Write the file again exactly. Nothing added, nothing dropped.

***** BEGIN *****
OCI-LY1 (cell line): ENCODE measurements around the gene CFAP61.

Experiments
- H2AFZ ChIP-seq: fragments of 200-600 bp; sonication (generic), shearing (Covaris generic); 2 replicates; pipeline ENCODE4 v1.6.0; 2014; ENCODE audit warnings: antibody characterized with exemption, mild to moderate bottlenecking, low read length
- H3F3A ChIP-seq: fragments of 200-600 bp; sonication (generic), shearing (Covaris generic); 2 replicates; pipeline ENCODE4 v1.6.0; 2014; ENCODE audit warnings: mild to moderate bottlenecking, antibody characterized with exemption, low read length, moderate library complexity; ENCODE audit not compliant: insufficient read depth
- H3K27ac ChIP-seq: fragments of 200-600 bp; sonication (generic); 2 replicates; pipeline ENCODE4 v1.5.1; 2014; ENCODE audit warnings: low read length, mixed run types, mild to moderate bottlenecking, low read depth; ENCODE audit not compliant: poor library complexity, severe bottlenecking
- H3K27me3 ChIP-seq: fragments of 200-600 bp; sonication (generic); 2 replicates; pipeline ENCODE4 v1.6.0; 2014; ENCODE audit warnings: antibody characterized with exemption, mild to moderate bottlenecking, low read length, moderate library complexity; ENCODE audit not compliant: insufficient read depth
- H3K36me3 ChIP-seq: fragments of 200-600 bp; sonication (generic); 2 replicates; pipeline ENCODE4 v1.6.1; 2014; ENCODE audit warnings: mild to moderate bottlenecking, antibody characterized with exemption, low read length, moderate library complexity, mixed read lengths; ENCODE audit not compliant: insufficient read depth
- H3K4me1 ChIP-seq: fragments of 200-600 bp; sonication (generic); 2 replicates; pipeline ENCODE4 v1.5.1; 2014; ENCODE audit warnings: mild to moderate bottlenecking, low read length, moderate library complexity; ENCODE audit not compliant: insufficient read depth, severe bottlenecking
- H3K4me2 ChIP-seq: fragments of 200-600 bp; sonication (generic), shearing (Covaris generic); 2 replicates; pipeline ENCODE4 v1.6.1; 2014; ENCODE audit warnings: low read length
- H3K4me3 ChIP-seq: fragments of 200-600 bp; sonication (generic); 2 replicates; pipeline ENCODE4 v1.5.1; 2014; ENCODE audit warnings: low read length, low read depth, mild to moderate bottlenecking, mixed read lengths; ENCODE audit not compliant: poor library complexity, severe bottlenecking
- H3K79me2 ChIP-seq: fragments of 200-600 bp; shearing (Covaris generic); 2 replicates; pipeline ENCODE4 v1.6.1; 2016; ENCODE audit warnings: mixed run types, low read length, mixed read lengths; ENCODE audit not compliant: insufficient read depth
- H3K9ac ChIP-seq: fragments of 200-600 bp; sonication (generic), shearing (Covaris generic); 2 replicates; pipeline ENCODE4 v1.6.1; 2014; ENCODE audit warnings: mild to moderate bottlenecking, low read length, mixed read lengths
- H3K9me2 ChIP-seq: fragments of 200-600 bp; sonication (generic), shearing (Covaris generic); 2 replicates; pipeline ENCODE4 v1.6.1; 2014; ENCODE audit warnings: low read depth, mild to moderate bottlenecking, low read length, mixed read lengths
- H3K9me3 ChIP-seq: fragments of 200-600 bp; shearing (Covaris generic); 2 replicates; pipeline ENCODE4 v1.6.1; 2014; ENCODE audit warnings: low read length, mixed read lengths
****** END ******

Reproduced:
OCI-LY1 (cell line): ENCODE measurements around the gene CFAP61.

Experiments
- H2AFZ ChIP-seq: fragments of 200-600 bp; sonication (generic), shearing (Covaris generic); 2 replicates; pipeline ENCODE4 v1.6.0; 2014; ENCODE audit warnings: antibody characterized with exemption, mild to moderate bottlenecking, low read length
- H3F3A ChIP-seq: fragments of 200-600 bp; sonication (generic), shearing (Covaris generic); 2 replicates; pipeline ENCODE4 v1.6.0; 2014; ENCODE audit warnings: mild to moderate bottlenecking, antibody characterized with exemption, low read length, moderate library complexity; ENCODE audit not compliant: insufficient read depth
- H3K27ac ChIP-seq: fragments of 200-600 bp; sonication (generic); 2 replicates; pipeline ENCODE4 v1.5.1; 2014; ENCODE audit warnings: low read length, mixed run types, mild to moderate bottlenecking, low read depth; ENCODE audit not compliant: poor library complexity, severe bottlenecking
- H3K27me3 ChIP-seq: fragments of 200-600 bp; sonication (generic); 2 replicates; pipeline ENCODE4 v1.6.0; 2014; ENCODE audit warnings: antibody characterized with exemption, mild to moderate bottlenecking, low read length, moderate library complexity; ENCODE audit not compliant: insufficient read depth
- H3K36me3 ChIP-seq: fragments of 200-600 bp; sonication (generic); 2 replicates; pipeline ENCODE4 v1.6.1; 2014; ENCODE audit warnings: mild to moderate bottlenecking, antibody characterized with exemption, low read length, moderate library complexity, mixed read lengths; ENCODE audit not compliant: insufficient read depth
- H3K4me1 ChIP-seq: fragments of 200-600 bp; sonication (generic); 2 replicates; pipeline ENCODE4 v1.5.1; 2014; ENCODE audit warnings: mild to moderate bottlenecking, low read length, moderate library complexity; ENCODE audit not compliant: insufficient read depth, severe bottlenecking
- H3K4me2 ChIP-seq: fragments of 200-600 bp; sonication (generic), shearing (Covaris generic); 2 replicates; pipeline ENCODE4 v1.6.1; 2014; ENCODE audit warnings: low read length
- H3K4me3 ChIP-seq: fragments of 200-600 bp; sonication (generic); 2 replicates; pipeline ENCODE4 v1.5.1; 2014; ENCODE audit warnings: low read length, low read depth, mild to moderate bottlenecking, mixed read lengths; ENCODE audit not compliant: poor library complexity, severe bottlenecking
- H3K79me2 ChIP-seq: fragments of 200-600 bp; shearing (Covaris generic); 2 replicates; pipeline ENCODE4 v1.6.1; 2016; ENCODE audit warnings: mixed run types, low read length, mixed read lengths; ENCODE audit not compliant: insufficient read depth
- H3K9ac ChIP-seq: fragments of 200-600 bp; sonication (generic), shearing (Covaris generic); 2 replicates; pipeline ENCODE4 v1.6.1; 2014; ENCODE audit warnings: mild to moderate bottlenecking, low read length, mixed read lengths
- H3K9me2 ChIP-seq: fragments of 200-600 bp; sonication (generic), shearing (Covaris generic); 2 replicates; pipeline ENCODE4 v1.6.1; 2014; ENCODE audit warnings: low read depth, mild to moderate bottlenecking, low read length, mixed read lengths
- H3K9me3 ChIP-seq: fragments of 200-600 bp; shearing (Covaris generic); 2 replicates; pipeline ENCODE4 v1.6.1; 2014; ENCODE audit warnings: low read length, mixed read lengths